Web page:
Koh Lipe is extremely small. It would take less than 2 hours to walk around the entire circumference of the island. However, this tiny island acts as the home base for diving activities in the nearby area. Some of the larger islands nearby are nearly uninhabited and have many unspoiled reefs. A diver's paradise.

I did not have a diving license, so I instead opted for kayaking and snorkeling. It was a blast.

The beaches and open ocean provided little protection for my pale skin. I could feel my sun burn starting immediately after taking my shirt off. I tried to apply sunscreen as much as possible but it was never enough
Sunset beach
We rented a kayak to reach tiny islands off the coast of the main island. Snorkeling off the beach was exhilarating. Seeing all the different sea creatures and going deeper and deeper until you reach a drop off point and feel the water starting to get cold is a frightening feeling.

After a somewhat short stay at Koh Lipe, we took an arduous journey to Penang.

First we took a small ferry to Pak Bara on the coast of Southern Thailand. From there we took a mini bus to Hat Yai, the largest city in southern Thailand. While on this mini bus I was reading about the recent violence in some of the provinces in southern Thailand. Hat Yai was very close to the action.

After milling around in Hat Yai for a bit, we boarded yet another mini bus along with 5 other riders headed for Penang. Once we crossed the Malaysian border there was an immediate improvement in the infrastructure. I was pleasantly surprised at how developed Malaysia was, especially compared to the other Southeast Asian countries near it.

On each trip I like to read a book. On this trip I was reading Steve Jobs by Walter Isaacson. I learned that when he was 19 he traveled to India for 7 months in search of spiritual enlightenment. For the rest of his life he took his spirituality very seriously, something I found very interesting.


Known as the food capital of Malaysia, Penang is located in the Malacca straits and has long been an important trade colony of the British Empire. The city is extremely diverse and has large populations of Chinese, Indian and Malay peoples. Many speak English well.

But the reason I came here is because Penang is most well known for it's food. It's unique blend of cultures has allowed the city to have a variety of delicious foods. Many publications from around the world recognize it as so.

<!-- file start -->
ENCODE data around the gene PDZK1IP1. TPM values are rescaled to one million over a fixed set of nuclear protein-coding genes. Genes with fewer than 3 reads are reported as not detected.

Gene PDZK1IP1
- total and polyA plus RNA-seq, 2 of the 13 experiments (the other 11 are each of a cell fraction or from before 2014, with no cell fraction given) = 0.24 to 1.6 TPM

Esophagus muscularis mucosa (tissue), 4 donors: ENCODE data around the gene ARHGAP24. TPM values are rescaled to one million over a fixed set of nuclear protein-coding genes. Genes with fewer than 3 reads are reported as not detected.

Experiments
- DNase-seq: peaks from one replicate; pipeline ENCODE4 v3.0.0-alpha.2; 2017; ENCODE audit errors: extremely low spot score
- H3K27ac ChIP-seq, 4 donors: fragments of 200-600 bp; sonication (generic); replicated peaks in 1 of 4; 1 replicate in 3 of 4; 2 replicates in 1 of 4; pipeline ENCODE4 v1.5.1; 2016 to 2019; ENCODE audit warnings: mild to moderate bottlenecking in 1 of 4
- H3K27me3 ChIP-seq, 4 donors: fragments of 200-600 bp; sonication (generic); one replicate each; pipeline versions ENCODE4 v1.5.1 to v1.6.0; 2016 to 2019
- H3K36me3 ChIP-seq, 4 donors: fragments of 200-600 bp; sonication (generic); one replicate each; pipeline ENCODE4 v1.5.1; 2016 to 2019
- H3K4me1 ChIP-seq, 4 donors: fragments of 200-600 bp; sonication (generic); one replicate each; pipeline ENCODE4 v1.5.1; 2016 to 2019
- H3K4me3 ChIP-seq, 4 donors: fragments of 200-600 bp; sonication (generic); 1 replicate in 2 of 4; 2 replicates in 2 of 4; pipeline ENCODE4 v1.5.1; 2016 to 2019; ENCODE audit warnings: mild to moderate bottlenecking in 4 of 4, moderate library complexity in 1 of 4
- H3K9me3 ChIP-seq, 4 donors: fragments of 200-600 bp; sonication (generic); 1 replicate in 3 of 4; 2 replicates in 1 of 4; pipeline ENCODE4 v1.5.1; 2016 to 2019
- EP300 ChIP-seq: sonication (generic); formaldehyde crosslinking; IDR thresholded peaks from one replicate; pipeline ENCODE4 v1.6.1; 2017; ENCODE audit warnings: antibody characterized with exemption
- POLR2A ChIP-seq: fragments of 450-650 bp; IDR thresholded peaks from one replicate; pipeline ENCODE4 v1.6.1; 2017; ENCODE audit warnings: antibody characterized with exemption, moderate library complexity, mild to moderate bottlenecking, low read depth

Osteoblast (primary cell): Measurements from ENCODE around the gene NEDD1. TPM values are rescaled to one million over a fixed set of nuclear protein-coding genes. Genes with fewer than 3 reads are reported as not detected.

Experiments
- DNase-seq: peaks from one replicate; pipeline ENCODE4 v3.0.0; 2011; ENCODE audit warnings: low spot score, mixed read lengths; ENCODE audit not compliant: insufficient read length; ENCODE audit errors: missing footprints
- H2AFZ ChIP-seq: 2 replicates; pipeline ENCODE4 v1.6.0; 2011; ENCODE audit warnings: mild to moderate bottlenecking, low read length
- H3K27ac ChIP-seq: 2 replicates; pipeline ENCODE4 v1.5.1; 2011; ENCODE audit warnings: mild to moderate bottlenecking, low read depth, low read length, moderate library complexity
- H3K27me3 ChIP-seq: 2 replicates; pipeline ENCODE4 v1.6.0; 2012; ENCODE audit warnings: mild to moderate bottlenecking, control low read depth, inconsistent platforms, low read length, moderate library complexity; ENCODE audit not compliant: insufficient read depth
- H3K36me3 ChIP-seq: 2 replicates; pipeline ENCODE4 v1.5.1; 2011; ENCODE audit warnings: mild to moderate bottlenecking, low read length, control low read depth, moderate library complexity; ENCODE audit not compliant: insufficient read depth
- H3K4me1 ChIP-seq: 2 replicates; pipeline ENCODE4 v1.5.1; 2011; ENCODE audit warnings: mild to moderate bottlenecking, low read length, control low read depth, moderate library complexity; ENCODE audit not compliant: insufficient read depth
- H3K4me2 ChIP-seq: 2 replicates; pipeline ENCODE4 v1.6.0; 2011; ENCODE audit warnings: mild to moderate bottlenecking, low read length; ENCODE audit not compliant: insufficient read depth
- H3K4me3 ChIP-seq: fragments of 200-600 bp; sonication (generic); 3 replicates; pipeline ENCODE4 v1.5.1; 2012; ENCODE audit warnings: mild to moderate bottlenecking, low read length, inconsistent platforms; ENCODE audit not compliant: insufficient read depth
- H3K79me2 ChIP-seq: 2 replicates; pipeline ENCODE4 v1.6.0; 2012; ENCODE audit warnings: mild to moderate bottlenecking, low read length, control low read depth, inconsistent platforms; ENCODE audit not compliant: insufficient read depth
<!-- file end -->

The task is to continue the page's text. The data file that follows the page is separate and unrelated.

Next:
The historical architecture of Penang has been inscribed as a UNESCO World Heritage Site due to its unique architectural and cultural townscape without parallel anywhere in East and Southeast Asia
Exploring the back streets of Penang
Left: Chicken biryani Middle: Nasi Lemak Right: Roti canai
Left: Oyster omelet Middle: Laksa Right: Wonton noodles
On the last night in Penang I chatted with the security guard or our hotel for a while and we made a deal that if I wake up by 7am the next morning he would take me to his favorite roti canai breakfast joint nearby. I couldn't pass up that deal.

A few hours after breakfast we took a 6 hour bus to Kuala Lumpur. On the bus ride I noticed almost all of the countryside was dominated by one type of crop, palm oil. I would later find out, after speaking to an environmental studies professor in my hostel, that palm oil is the most profitable legal crop per acre. It is used in cooking oil, commercial foods, personal care products, and biofuels. Much of Malaysia is dominated by the crop because of it's profitability, however mass production of this crop leads to habitat loss and increased greenhouse gases.

Kuala Lumpur

Kuala Lumpur is the largest and most important city in Malaysia as well at the 6th most visited city in the world (a surprise to me). Like many places in Malaysia, it is ethnically diverse, the two largest groups being Malay and Chinese.

Being one of the fastest growing cities in southeast Asia, Kuala Lumpur (KL) seemed to have buildings sprouting up everywhere. In addition to having the tallest twin towers in the world, The Petronas Twin Towers, The Exchange 106 was under construction and is set to be the tallest building in southeast Asia.

It is exciting to be in a place of such economic growth. Many people were optimistic about the future, if not for themselves then their kids. Kuala Lumpur has a large population of immigrants and from my observations many were working in construction and food service. Being in a place with so much development and energy around you was exhilarating.

Petronas Towers on the left
View from KL Tower

Of course KL wasn't all skyscrapers and high end fashion malls. Many areas retained their colonial influenced architecture where the streets were crowded and the air smelled of delicious foods.

Again I was on the search for biryani, one of my newly discovered favorite foods. KL did not disappoint. Inside of the many food markets I found what I was looking for.

Mutton Biryani
Left: Food market Right: Colonial style architecture
Batu Caves
I thought the Batu Caves were highly overrated. You don't need to spend more than an hour there because there isn't much to see. You can enter for free, then walk up the stairs to enter a large cavern. There are many Hindu statues and shrines, but other than the large golden one outside none are very noteworthy in my opinion.
National Mosque of Malaysia

/ Travel